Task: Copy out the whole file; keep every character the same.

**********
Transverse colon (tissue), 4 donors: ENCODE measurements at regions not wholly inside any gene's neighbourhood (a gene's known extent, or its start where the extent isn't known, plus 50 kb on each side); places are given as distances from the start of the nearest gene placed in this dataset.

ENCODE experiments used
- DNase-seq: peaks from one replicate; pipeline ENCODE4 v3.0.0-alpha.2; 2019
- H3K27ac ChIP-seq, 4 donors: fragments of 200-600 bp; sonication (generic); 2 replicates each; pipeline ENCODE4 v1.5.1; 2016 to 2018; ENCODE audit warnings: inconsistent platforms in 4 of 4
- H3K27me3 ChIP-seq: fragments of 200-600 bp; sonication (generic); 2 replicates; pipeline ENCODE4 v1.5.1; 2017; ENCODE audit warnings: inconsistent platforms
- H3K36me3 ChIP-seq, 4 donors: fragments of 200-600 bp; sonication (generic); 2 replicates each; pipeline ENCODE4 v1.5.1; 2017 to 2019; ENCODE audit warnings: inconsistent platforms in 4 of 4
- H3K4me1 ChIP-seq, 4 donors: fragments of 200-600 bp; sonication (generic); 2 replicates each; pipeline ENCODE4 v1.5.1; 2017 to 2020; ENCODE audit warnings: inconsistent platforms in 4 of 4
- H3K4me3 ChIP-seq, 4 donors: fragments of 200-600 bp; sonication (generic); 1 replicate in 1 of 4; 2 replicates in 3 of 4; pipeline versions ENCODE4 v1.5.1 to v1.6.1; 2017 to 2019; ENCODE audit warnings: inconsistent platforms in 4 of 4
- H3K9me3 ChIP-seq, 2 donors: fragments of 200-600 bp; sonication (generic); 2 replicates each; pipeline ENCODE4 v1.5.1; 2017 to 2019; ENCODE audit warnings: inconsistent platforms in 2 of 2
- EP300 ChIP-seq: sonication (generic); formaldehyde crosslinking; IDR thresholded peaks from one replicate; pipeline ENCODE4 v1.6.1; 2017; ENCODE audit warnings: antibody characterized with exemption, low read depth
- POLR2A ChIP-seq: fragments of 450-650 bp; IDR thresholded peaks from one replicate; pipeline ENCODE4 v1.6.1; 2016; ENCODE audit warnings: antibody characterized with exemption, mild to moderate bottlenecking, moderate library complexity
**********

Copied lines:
Transverse colon (tissue), 4 donors: ENCODE measurements at regions not wholly inside any gene's neighbourhood (a gene's known extent, or its start where the extent isn't known, plus 50 kb on each side); places are given as distances from the start of the nearest gene placed in this dataset.

ENCODE experiments used
- DNase-seq: peaks from one replicate; pipeline ENCODE4 v3.0.0-alpha.2; 2019
- H3K27ac ChIP-seq, 4 donors: fragments of 200-600 bp; sonication (generic); 2 replicates each; pipeline ENCODE4 v1.5.1; 2016 to 2018; ENCODE audit warnings: inconsistent platforms in 4 of 4
- H3K27me3 ChIP-seq: fragments of 200-600 bp; sonication (generic); 2 replicates; pipeline ENCODE4 v1.5.1; 2017; ENCODE audit warnings: inconsistent platforms
- H3K36me3 ChIP-seq, 4 donors: fragments of 200-600 bp; sonication (generic); 2 replicates each; pipeline ENCODE4 v1.5.1; 2017 to 2019; ENCODE audit warnings: inconsistent platforms in 4 of 4
- H3K4me1 ChIP-seq, 4 donors: fragments of 200-600 bp; sonication (generic); 2 replicates each; pipeline ENCODE4 v1.5.1; 2017 to 2020; ENCODE audit warnings: inconsistent platforms in 4 of 4
- H3K4me3 ChIP-seq, 4 donors: fragments of 200-600 bp; sonication (generic); 1 replicate in 1 of 4; 2 replicates in 3 of 4; pipeline versions ENCODE4 v1.5.1 to v1.6.1; 2017 to 2019; ENCODE audit warnings: inconsistent platforms in 4 of 4
- H3K9me3 ChIP-seq, 2 donors: fragments of 200-600 bp; sonication (generic); 2 replicates each; pipeline ENCODE4 v1.5.1; 2017 to 2019; ENCODE audit warnings: inconsistent platforms in 2 of 2
- EP300 ChIP-seq: sonication (generic); formaldehyde crosslinking; IDR thresholded peaks from one replicate; pipeline ENCODE4 v1.6.1; 2017; ENCODE audit warnings: antibody characterized with exemption, low read depth
- POLR2A ChIP-seq: fragments of 450-650 bp; IDR thresholded peaks from one replicate; pipeline ENCODE4 v1.6.1; 2016; ENCODE audit warnings: antibody characterized with exemption, mild to moderate bottlenecking, moderate library complexity